Colleges may be able to attract students by simplifying their financial aid process. According to a new study conducted by CampusLogic and Gallup, the financial aid process has impacted minority, first-generation and recent college graduates more than their white, non-first-generation alumni and those who graduated before 2010.
The 2019 CampusLogic-Gallup survey of college graduates suggests that the financial aid process affects students' decisions on where they will attend school. About four-in-ten recent college graduates surveyed said that the financial aid process affected their decision to attend a specific school "a lot" or "some."
The financial aid process is more likely to have had "a lot" or "some" impact on the decision to attend a specific school for those who are non-white, a recent graduate or a first-generation college graduate. The results are based on a logistic regression model that estimates the influence of each factor on the decision to attend a specific school, controlling for the effects of other factors.
|* This refers to the financial aid process, including applying for financial aid, getting notified of and understanding the aid available, verifying eligibility and getting aid disbursed.|
|CampusLogic-Gallup, Oct 24-Nov 7, 2019|
Comparing graduation year, race/ethnicity and first-generation status subgroups further highlights how the financial aid process impacts these groups differently:
|A lot||Some||Not much||Not at all||Does not apply|
|All college graduates||23||17||17||29||13|
|Generation college graduate status|
|*This refers to the financial aid process, including applying for financial aid, getting notified of and understanding the aid available, verifying eligibility and getting aid disbursed.|
|Campus Logic-Gallup, Oct 24-Nov 7, 2019|
Recent graduates are most likely to have been affected by the financial aid process when selecting where to attend. According to the logistic regression model, those who graduated in 2010 or later are twice as likely as those who graduated before 2010 to report that it affected their decision to attend a specific school "a lot" or "some." Overall, more than half of those who graduated in 2010 or later reported that the financial aid process had an impact on school selection.
The financial aid experience appears to be especially impactful for Hispanic and black graduates. These groups were more likely than their white peers to be affected by the financial aid process when deciding which school to attend. Over half of Hispanic and black graduates were impacted "a lot" or "some" by their financial aid process when deciding to attend a specific institution. Further, results from the logistic regression model indicate that minority college graduates are 1.5 times as likely as white graduates to report an impact of the financial aid process on school selection.
First-generation college students are also more likely to be influenced by the financial aid process when selecting where to attend than those students who have a parent who graduated from college. Over four in ten first-generation college students were impacted "a lot" or "some" by their financial aid process when deciding to attend a specific institution.
The financial aid process matters when deciding where to attend college.
With the rapidly rising price tag of college, those considering college as a next step must navigate an increasingly complex and frustrating financial aid process. For many schools, the total cost of attendance is not made clear to prospective students until well after they are admitted and enrolled. Students often have to guess how much financial aid they will eventually receive, and even once they are admitted, can wait several more weeks until receiving an aid award notification from the institution's financial aid office. When students apply later in the year for - and receive -- state grants and private scholarships, other grants may get adjusted as a result. Processes like these can frustrate students and their families to the point that it discourages initial enrollment or degree completion.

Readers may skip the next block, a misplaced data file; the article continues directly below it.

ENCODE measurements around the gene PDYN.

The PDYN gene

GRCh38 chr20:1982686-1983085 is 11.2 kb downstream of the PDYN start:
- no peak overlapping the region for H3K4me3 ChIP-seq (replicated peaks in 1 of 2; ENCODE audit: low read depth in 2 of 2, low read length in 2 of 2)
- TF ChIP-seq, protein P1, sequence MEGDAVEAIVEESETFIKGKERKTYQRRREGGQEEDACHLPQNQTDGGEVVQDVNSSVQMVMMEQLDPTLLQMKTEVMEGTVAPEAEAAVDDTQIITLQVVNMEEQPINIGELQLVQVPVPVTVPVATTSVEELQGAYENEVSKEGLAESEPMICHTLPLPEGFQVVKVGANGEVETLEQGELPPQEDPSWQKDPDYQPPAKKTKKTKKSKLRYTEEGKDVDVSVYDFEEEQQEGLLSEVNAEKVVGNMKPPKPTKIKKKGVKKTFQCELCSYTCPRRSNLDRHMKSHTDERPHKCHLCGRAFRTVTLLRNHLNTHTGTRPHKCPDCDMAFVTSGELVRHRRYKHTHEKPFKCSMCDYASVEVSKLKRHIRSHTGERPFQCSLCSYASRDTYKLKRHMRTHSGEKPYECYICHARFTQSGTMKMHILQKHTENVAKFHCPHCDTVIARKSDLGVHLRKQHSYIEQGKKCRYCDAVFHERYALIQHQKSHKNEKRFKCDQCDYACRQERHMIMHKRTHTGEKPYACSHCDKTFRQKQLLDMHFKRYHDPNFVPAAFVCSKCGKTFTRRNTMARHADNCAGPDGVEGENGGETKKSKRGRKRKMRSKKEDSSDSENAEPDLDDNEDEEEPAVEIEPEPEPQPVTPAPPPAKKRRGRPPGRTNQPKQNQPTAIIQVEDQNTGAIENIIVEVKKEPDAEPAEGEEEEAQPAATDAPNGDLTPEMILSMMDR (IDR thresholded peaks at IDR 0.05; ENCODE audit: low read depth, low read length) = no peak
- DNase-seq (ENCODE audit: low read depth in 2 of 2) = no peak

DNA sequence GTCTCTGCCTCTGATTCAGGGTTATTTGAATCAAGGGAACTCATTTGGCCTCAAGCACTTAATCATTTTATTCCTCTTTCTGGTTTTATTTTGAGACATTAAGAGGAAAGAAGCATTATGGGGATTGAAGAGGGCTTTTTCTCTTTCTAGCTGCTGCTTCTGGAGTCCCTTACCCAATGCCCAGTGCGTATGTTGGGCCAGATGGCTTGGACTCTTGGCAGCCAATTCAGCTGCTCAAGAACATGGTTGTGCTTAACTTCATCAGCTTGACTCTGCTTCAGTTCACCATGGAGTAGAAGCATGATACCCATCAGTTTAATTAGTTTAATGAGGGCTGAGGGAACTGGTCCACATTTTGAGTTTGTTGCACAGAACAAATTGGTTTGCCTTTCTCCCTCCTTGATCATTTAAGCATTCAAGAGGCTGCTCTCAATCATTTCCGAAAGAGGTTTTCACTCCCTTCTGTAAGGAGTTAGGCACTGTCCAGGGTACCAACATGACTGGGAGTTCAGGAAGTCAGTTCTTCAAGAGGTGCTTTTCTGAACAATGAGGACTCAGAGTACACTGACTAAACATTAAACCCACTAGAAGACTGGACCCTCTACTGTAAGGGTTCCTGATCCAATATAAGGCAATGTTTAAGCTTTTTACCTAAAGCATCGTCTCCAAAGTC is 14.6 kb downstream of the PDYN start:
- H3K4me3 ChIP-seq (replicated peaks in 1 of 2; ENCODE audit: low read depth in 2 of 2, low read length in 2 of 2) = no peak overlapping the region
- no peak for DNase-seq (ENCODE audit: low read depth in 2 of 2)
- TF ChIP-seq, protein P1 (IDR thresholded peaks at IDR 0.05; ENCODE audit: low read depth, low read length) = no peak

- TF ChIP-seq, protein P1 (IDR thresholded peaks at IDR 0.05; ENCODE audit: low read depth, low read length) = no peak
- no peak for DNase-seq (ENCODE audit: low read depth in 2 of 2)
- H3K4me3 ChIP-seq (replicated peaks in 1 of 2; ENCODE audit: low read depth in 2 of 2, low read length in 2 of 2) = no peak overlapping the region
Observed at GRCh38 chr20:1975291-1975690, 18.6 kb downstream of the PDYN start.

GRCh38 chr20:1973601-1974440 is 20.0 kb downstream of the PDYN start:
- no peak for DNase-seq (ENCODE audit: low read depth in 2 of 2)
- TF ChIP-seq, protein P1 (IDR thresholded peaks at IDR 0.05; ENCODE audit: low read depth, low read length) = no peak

This study shows that the financial aid process was especially influential on those who graduated recently. This likely reflects the continually increasing cost of college that leaves parents and students to cover a larger share of the price themselves and to rely more heavily on financial aid. As the price of college and burden to pay for it continue to rise, the impact of the financial aid process should reasonably be expected to follow.
Findings from the study potentially also reflect unobserved factors. Black and Hispanic populations, for example, are generally overrepresented among lower-income households. These households may be more sensitive to college costs and thus more impacted by a cumbersome financial aid process. Those without a parent who has attended college are without a crucial resource to help navigate the college admissions and financial aid process.
An ever-increasing college sticker price and an expanding number of minorities and first-generation students attending college suggests it will become increasingly important for schools to ensure their financial aid processes do not inadvertently hinder access.
With the admissions process for fall 2020 wrapping up amid an uncertain environment due to the COVID-19 pandemic, colleges and universities are once again asking themselves how they can encourage their applicants to spend the next chapter of their lives at their institution. To adapt to the changing needs of applicants and attract more potential enrollees, colleges can update their financial aid process to ease the burden on applicants. Through this, schools can diversify their student body and be more attractive to students and their families.
Grant Buckles contributed to this article.